If malicious actors can access the data collected through web scraping, they can exploit it in cyber attacks. For example, attackers can use scraped data to perform:
- Phishing attacks—attackers can leverage scraped data to sharpen their phishing techniques. They can find out which employees have the access permissions they want to target, or if someone is more susceptible to a phishing attack. If attackers can learn the identities of senior staff, they can carry out spear phishing attacks, tailored to their target.
- Password cracking attacks—attackers can crack credentials to break through authentication protocols, even if the passwords aren’t leaked directly. They can study publicly available information about your employees to guess passwords based on personal details.
Data Scraping Techniques
Here are a few techniques commonly used to scrape data from websites. In general, all web scraping techniques retrieve content from websites, process it using a scraping engine, and generate one or more data files with the extracted content.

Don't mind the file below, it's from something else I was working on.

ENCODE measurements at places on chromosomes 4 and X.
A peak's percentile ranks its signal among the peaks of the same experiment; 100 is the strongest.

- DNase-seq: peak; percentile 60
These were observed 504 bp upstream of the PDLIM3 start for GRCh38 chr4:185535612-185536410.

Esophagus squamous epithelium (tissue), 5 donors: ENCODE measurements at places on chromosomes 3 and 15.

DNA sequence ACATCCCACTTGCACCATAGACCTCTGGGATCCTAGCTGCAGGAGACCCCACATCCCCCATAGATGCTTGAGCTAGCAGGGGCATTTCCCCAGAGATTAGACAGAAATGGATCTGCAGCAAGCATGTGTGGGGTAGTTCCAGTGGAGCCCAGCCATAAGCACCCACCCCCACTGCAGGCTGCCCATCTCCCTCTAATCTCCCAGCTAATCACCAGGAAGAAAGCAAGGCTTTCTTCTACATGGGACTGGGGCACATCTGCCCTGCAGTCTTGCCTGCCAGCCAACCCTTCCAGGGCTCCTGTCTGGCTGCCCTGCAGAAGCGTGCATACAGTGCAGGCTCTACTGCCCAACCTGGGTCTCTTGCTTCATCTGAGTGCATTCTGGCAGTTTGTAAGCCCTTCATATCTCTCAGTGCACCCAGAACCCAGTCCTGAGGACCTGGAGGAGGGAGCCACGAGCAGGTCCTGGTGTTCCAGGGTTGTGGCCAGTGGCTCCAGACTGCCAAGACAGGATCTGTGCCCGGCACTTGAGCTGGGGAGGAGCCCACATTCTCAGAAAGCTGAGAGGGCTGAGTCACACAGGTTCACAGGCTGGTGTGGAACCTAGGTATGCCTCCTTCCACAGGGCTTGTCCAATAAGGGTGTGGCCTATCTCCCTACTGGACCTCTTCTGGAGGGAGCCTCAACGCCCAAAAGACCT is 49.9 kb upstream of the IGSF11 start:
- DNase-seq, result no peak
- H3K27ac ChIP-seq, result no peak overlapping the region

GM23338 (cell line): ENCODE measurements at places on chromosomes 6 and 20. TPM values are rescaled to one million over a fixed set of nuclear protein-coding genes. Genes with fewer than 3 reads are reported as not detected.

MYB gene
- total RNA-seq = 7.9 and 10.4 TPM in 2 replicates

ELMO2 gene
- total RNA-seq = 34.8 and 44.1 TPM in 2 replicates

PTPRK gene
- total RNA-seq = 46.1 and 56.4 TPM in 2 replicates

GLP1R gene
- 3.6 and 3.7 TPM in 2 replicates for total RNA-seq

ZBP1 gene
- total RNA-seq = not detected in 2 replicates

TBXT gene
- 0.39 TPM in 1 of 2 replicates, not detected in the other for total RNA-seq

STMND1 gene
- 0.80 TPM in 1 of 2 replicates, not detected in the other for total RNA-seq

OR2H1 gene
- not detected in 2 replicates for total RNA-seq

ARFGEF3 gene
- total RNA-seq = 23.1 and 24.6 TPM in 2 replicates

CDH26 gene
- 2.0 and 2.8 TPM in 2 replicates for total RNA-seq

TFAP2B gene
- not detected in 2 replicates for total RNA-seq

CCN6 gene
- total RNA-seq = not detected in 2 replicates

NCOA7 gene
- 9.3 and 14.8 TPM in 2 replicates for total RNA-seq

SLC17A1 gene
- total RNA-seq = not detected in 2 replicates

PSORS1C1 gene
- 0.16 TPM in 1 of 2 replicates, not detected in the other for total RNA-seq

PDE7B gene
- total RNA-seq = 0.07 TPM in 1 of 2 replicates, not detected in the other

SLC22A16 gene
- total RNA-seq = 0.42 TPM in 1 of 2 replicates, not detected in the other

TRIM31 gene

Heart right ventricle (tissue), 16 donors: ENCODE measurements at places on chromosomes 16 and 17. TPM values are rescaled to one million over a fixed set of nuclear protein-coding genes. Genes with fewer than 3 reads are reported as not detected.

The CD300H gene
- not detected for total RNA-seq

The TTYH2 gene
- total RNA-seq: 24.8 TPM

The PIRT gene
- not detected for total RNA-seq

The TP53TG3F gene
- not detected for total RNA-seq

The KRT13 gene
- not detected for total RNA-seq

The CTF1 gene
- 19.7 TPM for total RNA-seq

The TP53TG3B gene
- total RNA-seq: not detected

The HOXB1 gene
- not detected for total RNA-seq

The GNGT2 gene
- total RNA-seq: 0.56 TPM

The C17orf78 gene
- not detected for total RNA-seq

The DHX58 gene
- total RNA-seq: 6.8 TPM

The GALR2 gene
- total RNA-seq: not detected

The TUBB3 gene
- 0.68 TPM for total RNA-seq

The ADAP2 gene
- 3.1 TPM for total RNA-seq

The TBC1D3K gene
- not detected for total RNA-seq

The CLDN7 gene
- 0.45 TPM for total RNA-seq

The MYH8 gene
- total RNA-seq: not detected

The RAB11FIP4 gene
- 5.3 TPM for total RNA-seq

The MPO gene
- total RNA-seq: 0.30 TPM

The Document Object Model (DOM) defines the structure, style and content of an XML file. Scrapers typically use a DOM parser to view the structure of web pages in depth. DOM parsers can be used to access the nodes that contain information and scrape the web page with tools like XPath. For dynamically generated content, scrapers can embed web browsers like Firefox and Internet Explorer to extract whole web pages (or parts of them).